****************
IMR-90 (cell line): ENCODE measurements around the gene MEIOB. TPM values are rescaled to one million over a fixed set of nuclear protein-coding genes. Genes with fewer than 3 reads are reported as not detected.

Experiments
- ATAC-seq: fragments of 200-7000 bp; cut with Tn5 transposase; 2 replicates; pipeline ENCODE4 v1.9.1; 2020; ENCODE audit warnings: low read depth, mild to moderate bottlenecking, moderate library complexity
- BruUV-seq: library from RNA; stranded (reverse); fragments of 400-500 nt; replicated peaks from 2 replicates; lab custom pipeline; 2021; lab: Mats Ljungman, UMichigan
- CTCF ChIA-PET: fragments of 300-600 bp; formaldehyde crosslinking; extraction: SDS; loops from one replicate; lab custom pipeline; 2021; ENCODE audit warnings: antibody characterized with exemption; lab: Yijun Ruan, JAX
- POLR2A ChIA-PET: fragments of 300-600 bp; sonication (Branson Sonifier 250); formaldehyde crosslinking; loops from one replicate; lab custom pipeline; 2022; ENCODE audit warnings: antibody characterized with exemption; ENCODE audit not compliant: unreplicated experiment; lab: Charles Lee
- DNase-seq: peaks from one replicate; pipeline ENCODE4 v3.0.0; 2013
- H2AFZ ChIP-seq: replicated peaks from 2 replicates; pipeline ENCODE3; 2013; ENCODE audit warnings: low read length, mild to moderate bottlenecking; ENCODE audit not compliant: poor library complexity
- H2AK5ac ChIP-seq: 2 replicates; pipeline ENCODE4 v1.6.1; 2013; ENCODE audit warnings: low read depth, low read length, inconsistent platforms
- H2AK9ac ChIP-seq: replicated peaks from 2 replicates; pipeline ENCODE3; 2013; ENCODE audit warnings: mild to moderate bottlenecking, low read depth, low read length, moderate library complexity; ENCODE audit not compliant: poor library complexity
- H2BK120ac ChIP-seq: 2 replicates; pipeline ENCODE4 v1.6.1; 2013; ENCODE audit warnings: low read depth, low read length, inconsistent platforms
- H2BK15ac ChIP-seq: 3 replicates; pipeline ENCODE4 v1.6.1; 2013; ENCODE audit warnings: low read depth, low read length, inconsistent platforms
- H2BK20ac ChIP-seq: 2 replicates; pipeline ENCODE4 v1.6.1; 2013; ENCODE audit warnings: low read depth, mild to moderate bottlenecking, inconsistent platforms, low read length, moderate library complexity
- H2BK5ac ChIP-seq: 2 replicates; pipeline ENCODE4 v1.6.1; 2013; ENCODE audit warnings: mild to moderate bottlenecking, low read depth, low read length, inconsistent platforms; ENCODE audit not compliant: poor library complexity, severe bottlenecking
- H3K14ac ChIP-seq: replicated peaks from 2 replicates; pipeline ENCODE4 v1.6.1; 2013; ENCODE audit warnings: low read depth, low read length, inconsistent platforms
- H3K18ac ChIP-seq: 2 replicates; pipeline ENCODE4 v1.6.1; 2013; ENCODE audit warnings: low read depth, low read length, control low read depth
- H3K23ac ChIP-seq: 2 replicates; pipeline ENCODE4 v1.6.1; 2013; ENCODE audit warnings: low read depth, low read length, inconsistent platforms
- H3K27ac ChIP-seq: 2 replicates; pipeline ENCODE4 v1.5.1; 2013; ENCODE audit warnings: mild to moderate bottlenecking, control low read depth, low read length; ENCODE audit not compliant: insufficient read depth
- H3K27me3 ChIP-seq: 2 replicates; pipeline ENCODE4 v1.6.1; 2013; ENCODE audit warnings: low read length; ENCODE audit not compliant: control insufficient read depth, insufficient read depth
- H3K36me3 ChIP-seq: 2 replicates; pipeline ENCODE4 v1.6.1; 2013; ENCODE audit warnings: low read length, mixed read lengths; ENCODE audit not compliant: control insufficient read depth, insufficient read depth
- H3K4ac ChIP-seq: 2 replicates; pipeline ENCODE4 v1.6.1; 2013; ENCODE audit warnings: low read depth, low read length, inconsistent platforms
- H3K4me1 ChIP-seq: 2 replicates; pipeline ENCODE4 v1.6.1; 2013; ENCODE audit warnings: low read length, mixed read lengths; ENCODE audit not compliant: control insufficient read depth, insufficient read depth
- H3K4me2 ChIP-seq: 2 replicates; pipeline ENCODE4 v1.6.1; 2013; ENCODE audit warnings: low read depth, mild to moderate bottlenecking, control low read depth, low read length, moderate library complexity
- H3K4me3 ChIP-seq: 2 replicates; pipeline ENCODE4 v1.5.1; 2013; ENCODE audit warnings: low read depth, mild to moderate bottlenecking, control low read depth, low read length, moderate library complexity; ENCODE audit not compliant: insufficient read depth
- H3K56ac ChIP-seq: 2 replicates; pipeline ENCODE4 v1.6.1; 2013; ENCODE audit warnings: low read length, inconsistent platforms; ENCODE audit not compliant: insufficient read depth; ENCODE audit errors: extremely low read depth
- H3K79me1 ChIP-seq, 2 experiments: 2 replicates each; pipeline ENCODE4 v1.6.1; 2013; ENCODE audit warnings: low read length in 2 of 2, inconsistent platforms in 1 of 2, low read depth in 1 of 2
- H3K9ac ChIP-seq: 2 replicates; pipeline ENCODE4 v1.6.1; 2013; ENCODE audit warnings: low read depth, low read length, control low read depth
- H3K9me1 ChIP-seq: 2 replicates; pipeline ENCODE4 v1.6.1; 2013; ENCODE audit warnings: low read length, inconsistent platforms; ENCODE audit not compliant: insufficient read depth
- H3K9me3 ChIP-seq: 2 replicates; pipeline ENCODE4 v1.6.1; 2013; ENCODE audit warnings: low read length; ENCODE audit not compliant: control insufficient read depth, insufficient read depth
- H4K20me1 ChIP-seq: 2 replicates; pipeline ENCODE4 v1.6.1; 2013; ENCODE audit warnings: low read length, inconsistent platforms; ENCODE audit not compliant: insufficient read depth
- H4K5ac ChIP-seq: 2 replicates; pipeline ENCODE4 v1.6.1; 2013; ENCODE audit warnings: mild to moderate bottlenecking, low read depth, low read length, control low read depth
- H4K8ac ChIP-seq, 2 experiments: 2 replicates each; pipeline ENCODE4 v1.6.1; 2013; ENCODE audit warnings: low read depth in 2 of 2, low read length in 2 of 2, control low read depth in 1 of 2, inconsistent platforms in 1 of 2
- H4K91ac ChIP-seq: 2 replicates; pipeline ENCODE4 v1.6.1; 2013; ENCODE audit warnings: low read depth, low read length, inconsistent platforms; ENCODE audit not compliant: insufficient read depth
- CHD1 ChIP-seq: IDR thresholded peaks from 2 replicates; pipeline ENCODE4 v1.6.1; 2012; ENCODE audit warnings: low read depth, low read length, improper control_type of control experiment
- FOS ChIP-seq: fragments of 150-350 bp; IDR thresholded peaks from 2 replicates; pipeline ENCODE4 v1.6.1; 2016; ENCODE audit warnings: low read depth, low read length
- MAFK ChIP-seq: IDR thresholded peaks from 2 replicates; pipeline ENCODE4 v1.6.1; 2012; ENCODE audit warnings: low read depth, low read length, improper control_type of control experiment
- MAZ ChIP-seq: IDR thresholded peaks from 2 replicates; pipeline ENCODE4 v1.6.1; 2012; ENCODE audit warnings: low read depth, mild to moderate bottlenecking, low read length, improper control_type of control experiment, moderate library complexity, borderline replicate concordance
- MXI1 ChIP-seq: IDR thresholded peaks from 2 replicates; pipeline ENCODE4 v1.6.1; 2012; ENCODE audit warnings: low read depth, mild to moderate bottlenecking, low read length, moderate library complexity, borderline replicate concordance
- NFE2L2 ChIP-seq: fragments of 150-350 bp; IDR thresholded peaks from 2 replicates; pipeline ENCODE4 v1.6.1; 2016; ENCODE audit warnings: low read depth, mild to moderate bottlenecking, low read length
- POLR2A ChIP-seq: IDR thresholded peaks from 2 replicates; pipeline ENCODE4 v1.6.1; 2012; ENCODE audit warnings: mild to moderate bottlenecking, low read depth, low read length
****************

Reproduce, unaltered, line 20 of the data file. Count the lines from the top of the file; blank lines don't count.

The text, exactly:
- H3K36me3 ChIP-seq: 2 replicates; pipeline ENCODE4 v1.6.1; 2013; ENCODE audit warnings: low read length, mixed read lengths; ENCODE audit not compliant: control insufficient read depth, insufficient read depth